Bread

A few years ago, I got a nifty bread cookbook and became the family breadmaker. I tried making several types of bread, including an Italian loaf that was so-so, some great rolls, a type whose name I forget that had little bits of cheese and cured meat embedded in it, and a brioche that had something like four sticks of butter in it and was fantastic.

Although I initially made the brioche as a standard loaf, I wound up getting a fancy brioche pan and discovered that I’m not the best at forming the fancy loaf.

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The snowman shape made the bread actually pretty impractical for daily use, so I wound up going back to loaf pans for this bread, and it’s so cakelike and buttery and yummy that we’d practially finish a loaf in one sitting. The stuff is also really great for making French toast.

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Later I tried making brioche rolls in little fluted tart pans.

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My cookbook also had a great recipe for rolls, which I’ve cooked for Thanksgiving a few times, though it’s been a few years since I’ve cooked them. I forget what’s up with the little bread stones paired with the magnificent rolls pictured here. One set is obviously superior.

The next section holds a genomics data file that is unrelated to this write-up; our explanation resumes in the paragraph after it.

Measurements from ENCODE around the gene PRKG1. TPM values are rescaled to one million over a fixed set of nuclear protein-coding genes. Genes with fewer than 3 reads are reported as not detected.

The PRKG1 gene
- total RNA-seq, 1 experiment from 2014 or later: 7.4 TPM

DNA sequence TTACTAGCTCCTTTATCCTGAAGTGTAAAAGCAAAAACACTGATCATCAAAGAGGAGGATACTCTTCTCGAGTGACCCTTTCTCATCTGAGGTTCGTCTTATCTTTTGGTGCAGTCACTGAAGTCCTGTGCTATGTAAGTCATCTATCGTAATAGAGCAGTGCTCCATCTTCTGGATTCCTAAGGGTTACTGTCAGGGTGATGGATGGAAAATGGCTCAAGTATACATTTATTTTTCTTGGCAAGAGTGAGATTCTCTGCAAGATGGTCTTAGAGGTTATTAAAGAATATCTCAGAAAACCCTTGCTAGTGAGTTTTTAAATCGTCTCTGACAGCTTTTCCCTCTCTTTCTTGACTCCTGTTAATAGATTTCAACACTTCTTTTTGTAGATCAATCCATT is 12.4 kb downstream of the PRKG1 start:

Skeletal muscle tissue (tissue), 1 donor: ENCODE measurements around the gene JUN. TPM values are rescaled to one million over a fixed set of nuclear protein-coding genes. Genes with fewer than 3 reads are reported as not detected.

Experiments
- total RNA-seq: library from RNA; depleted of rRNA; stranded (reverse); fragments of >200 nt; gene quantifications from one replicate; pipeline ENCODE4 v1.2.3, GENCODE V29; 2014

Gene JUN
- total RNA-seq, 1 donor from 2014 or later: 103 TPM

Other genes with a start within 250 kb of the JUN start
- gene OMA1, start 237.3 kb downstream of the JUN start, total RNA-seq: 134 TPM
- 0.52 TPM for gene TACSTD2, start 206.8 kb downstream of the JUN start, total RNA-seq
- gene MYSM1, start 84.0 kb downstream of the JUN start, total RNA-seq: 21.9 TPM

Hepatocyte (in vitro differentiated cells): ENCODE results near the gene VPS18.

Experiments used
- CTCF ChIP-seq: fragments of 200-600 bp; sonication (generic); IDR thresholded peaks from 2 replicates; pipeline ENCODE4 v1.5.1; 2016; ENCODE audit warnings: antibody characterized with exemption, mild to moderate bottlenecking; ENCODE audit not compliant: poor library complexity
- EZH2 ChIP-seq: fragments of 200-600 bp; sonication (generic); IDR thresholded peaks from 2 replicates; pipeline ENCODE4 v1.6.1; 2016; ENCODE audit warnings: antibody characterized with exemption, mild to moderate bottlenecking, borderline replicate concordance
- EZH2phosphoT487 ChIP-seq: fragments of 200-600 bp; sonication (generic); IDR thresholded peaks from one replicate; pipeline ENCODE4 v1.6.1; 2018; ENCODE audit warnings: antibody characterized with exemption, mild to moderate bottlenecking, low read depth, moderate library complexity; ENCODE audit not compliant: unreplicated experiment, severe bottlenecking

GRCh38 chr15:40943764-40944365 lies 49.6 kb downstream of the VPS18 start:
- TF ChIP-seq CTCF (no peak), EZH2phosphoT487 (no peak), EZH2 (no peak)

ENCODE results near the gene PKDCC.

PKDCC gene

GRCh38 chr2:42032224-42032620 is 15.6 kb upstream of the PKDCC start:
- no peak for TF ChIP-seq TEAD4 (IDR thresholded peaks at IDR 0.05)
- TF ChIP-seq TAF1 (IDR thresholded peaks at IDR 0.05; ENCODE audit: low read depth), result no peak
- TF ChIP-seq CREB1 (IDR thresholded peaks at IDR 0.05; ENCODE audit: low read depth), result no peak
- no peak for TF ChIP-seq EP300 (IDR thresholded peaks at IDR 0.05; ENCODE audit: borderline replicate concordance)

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Although we still like to make our own bread when we can manage it, we’ve gotten lazy about it. No longer do we take the time to lovingly knead four sticks of butter into a firm dough that chills overnight before being alchemized into the closest thing we’ll ever know to manna. Nope, now we dump some ingredients into our breadmaker and let it mix them up for us. We do usually at least form the dough into a loaf and bake it separately so that we don’t tear a big hole out of the bottom of the oddly cubic loaf when removing it from the pan. Sometimes it doesn’t work out all that well, though. Last night’s loaf rose more quickly than I had expected and deflated a bit as it cooked, so that we wound up with the masterpiece below, which will be delicious and wholesome (5 ingredients, all pronounceable) but that has a face only a mother could love.

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